Texas Government Transparency, Zoom, Raspberry Pi, More: Thursday Afternoon ResearchBuzz, June 18, 2020


Crossroads Today: Texas Comptroller’s Office Releases Updated Transparency Tool. “This powerful new visualization tool gives users a daily look into state government finance and allows them to download state financial data for further analysis. Tabular data, charts and graphs can help taxpayers, researchers and policymakers search and explore vast amounts of government information with new perspectives, and easily compare various state agencies’ expenditures.”


BetaNews: Zoom relents and agrees to give free users end-to-end encryption. “In a blog post [Zoom CEO Eric] Yuan says that the company has ‘identified a path forward that balances the legitimate right of all users to privacy and the safety of users on our platform’. He goes on to explain that this means end-to-end encryption will be offered to everyone as an add-on.”

Tom’s Hardware: Raspberry Pi OS Offers New Features, Breaks USB Booting. “The newly-christened Raspberry Pi OS has a few new features, which the Pi Foundation highlighted in a blog post… A new, preloaded Bookshelf app provides a huge library of works from the Raspberry Pi Press—including a complete collection of MagPi, HackSpace, and Wireframe magazine issues. You also get access to a number of free books.”


Social Media Examiner: How to Run Facebook Ads for Local Businesses: Driving Foot Traffic. “Does your local business need more walk-in customers? Want to know how to use Facebook ads to drive more foot traffic? In this article, you’ll discover how to run Facebook ads with the Store Traffic objective to generate more business for your local business.”


CNET: Private Facebook groups are using ‘Justice for George Floyd’ as a cloak for racist behavior . “On the surface, this group could be dismissed as a den of racists to troll others. And while it’s nearly impossible to know its true motives, experts believe using a major news event to entice members could represent something more insidious — it could be an effort to indoctrinate and radicalize people who have sympathetic views, but who wouldn’t necessarily seek out racist groups. And at least one expert who’s tracked these types of groups believe there are many more out there.”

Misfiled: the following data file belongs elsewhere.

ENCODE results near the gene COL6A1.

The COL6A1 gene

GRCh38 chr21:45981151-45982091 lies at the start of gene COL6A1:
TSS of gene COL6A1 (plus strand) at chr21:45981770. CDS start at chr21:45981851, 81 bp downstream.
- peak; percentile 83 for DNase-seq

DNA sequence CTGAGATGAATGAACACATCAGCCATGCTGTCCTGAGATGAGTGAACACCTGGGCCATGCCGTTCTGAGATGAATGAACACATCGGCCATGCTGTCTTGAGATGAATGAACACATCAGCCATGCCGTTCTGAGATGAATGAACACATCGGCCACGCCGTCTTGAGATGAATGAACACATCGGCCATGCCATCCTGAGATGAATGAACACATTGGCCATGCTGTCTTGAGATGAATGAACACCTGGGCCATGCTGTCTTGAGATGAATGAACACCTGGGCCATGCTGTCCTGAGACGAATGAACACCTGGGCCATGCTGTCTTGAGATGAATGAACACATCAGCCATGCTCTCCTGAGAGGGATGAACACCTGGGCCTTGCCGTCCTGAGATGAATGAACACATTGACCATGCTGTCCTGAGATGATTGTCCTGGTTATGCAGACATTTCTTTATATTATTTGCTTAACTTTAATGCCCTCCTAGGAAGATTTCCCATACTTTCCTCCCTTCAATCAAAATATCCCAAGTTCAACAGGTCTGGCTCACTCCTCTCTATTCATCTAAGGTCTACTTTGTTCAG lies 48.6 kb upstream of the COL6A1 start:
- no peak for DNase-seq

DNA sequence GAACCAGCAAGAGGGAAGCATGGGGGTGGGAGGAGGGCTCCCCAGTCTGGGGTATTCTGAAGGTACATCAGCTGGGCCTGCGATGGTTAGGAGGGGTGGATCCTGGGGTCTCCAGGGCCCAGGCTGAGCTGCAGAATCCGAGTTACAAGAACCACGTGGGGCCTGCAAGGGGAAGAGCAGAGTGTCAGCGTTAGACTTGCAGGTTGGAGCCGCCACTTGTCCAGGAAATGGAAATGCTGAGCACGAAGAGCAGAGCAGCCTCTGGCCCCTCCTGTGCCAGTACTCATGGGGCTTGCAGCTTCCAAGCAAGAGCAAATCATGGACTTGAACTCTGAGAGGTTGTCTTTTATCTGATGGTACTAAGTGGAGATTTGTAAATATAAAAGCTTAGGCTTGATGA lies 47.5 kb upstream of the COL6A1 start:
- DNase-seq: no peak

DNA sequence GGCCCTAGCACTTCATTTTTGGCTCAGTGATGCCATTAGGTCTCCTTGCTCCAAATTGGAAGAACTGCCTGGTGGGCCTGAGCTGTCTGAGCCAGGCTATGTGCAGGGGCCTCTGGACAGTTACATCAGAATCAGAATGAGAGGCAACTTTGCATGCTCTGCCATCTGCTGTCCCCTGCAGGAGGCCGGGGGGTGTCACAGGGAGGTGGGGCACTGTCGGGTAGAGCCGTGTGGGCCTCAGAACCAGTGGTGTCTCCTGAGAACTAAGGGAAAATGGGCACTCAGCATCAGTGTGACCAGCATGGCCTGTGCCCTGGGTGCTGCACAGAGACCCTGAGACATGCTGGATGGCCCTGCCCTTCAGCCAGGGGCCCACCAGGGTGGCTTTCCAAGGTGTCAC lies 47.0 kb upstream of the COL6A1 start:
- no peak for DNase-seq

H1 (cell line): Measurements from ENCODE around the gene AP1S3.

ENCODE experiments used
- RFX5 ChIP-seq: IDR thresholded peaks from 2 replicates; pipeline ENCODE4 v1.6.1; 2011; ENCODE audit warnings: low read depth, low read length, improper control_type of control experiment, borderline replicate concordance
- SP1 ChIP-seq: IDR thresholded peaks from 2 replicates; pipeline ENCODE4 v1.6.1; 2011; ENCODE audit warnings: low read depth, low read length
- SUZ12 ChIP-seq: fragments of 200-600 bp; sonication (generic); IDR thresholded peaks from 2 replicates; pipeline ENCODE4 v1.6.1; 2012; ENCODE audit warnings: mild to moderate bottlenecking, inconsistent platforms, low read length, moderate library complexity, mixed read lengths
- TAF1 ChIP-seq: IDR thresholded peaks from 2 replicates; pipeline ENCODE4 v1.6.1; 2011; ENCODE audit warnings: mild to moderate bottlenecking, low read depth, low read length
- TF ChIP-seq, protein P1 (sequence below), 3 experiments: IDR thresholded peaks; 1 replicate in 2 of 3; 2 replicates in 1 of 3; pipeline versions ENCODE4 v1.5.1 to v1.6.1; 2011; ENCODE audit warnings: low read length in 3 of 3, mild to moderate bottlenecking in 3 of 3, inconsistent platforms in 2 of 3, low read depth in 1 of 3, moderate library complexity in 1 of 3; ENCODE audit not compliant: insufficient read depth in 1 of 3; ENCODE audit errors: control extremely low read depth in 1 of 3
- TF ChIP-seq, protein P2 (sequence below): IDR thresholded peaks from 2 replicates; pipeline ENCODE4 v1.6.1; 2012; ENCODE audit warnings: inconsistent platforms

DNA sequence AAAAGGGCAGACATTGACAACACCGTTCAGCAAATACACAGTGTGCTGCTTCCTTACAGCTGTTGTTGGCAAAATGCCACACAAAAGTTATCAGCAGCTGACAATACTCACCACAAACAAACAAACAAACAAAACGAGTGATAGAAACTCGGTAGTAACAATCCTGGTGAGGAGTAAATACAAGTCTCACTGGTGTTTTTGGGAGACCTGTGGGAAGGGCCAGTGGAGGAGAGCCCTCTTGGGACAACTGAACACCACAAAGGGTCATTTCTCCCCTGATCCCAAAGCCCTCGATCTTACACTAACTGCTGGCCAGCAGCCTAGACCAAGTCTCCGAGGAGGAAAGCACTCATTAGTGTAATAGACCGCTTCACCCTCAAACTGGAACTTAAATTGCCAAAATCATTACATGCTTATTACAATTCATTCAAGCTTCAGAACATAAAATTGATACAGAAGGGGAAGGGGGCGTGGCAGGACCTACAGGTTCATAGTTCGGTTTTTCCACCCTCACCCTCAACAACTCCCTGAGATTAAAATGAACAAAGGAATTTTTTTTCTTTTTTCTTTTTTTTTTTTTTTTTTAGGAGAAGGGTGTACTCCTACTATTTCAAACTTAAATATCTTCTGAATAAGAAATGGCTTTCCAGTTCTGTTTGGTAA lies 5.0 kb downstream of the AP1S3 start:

New York Times: A Conspiracy Made in America May Have Been Spread by Russia. “The Americans who pushed a conspiracy theory the night of the Iowa caucuses have migrated to coronavirus conspiracies on Twitter, with help from a very Russia-friendly account.”


Sydney Morning Herald: 700 million men and boys: China builds mega DNA surveillance database. “Police have swept across the country since late 2017 to collect enough samples to build a vast DNA database, according to a new study published on Wednesday by the Australian Strategic Policy Institute, a research organisation, based on documents also reviewed by The New York Times. With this database, authorities would be able to track down a man’s male relatives using his blood, saliva or other genetic material.”

ZDNet: Super secretive Russian disinfo operation discovered dating back to 2014. “Codenamed Secondary Infektion, the group is different from the Internet Research Agency (IRA), the Sankt Petersburg company (troll farm) that has interfered in the US 2016 presidential election. Graphika says this new and separate group has been operating since 2014 and has been relying on fake news articles, fake leaks, and forged documents to generate political scandals in countries across Europe and North America.”


Wired: Facebook Groups Are Destroying America. “A few months ago, during the 2020 Super Bowl, Facebook ran an ad lauding the power of groups to bring people together. The 60-second spot was called ‘Ready to Rock?’ But unless Facebook stops bad actors from taking advantage of the community that groups provide, perhaps we should be ready for an earthquake.”

Nunatsiaq News: Volunteers sought to help build online database of Arctic botany. “Do you have some time on your hands, a computer and internet connection, and a desire to help improve the world’s understanding of Arctic plants? If so, Jennifer Doubt wants to enlist you as a citizen scientist. Doubt, the Canadian Museum of Nature’s curator of botany, is seeking help to tackle a monumental task. The museum’s botanical collection, known as the National Herbarium, contains more than one million plant specimens, including the world’s best collection of samples from the Canadian Arctic.” Good afternoon, Internet…

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